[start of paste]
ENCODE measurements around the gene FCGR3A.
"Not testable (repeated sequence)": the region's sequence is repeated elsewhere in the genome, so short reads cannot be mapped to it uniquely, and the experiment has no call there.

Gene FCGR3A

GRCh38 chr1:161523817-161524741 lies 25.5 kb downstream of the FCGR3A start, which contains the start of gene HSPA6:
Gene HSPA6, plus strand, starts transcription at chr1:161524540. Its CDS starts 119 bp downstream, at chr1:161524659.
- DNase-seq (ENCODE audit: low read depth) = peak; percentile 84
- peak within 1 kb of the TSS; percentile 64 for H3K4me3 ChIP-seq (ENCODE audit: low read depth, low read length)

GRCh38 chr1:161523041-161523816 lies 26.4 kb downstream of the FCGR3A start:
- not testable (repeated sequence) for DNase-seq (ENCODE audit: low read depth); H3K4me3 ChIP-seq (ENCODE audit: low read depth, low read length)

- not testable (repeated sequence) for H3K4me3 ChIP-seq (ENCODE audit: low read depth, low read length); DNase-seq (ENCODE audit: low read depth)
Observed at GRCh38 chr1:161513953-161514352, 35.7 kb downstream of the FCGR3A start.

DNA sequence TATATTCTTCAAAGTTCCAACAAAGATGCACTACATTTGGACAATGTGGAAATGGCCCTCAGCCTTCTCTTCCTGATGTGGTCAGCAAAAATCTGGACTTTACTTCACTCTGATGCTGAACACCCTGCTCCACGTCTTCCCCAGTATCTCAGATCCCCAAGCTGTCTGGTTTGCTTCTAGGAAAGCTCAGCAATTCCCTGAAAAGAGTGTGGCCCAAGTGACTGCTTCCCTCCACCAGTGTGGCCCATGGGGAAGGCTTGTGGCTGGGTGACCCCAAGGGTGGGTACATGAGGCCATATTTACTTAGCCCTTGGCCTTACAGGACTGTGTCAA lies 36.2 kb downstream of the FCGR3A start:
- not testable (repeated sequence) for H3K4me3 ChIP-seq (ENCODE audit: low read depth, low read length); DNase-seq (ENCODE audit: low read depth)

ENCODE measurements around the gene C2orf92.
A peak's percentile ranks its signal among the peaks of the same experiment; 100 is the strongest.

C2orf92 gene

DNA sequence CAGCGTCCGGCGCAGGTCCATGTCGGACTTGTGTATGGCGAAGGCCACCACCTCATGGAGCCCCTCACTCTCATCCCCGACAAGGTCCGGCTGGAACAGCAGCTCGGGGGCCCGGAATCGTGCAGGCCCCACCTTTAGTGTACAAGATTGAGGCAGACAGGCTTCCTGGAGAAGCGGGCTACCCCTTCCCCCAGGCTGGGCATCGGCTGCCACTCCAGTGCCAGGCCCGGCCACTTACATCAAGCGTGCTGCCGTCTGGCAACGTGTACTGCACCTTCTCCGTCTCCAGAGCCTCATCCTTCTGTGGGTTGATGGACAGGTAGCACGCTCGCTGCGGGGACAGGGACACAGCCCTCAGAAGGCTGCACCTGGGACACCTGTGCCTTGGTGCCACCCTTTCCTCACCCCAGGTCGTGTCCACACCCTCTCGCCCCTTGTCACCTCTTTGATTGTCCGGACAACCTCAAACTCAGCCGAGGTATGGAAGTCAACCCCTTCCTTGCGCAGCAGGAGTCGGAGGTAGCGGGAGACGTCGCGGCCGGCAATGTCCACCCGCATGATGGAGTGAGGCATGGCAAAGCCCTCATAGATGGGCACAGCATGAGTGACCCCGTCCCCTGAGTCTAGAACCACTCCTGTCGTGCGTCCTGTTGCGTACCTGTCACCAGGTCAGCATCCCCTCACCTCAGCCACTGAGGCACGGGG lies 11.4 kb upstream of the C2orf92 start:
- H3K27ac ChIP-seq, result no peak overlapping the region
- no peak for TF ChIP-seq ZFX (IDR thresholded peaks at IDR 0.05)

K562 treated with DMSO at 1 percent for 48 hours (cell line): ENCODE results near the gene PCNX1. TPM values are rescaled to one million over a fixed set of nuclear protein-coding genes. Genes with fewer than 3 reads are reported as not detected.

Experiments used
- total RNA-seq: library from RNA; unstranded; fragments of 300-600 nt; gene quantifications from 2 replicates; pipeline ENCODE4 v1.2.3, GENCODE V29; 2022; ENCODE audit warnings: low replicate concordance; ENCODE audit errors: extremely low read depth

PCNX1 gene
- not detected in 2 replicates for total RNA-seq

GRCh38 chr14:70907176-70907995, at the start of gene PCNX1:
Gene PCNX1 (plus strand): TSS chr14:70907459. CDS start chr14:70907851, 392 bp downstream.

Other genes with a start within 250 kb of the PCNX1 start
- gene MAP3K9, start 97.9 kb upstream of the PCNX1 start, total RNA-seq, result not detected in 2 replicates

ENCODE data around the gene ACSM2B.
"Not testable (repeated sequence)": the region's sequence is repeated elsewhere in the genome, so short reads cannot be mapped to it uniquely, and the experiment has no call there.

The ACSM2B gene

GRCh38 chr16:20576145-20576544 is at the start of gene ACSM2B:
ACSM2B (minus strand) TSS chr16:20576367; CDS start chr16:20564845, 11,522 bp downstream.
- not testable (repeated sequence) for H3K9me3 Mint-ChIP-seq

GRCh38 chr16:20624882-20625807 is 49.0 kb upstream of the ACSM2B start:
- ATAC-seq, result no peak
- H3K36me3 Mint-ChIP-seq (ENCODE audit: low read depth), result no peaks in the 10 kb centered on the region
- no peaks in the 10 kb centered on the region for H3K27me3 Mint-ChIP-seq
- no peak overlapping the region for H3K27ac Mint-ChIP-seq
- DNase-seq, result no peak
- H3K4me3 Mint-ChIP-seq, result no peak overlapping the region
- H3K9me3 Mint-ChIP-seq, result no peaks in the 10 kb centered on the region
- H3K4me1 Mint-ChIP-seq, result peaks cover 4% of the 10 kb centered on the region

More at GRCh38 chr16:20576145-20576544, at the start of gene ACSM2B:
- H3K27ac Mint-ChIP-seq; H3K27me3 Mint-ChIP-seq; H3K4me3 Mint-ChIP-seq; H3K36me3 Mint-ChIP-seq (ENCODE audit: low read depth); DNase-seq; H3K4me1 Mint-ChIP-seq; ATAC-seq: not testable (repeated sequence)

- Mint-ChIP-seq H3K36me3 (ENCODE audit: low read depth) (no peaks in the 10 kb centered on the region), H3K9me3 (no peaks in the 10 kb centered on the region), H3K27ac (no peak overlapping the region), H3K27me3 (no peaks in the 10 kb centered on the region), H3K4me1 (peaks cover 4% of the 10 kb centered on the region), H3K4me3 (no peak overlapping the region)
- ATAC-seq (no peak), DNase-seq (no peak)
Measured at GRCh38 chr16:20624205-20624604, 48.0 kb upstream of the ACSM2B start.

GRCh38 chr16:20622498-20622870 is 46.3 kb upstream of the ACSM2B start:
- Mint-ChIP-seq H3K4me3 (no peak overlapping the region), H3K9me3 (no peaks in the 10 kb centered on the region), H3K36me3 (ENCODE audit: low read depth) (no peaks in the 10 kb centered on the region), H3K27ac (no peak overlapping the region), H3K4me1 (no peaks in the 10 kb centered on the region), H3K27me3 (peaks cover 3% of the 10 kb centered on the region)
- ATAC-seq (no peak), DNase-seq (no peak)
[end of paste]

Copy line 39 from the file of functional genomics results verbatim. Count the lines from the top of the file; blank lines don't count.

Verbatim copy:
- no peak overlapping the region for H3K27ac Mint-ChIP-seq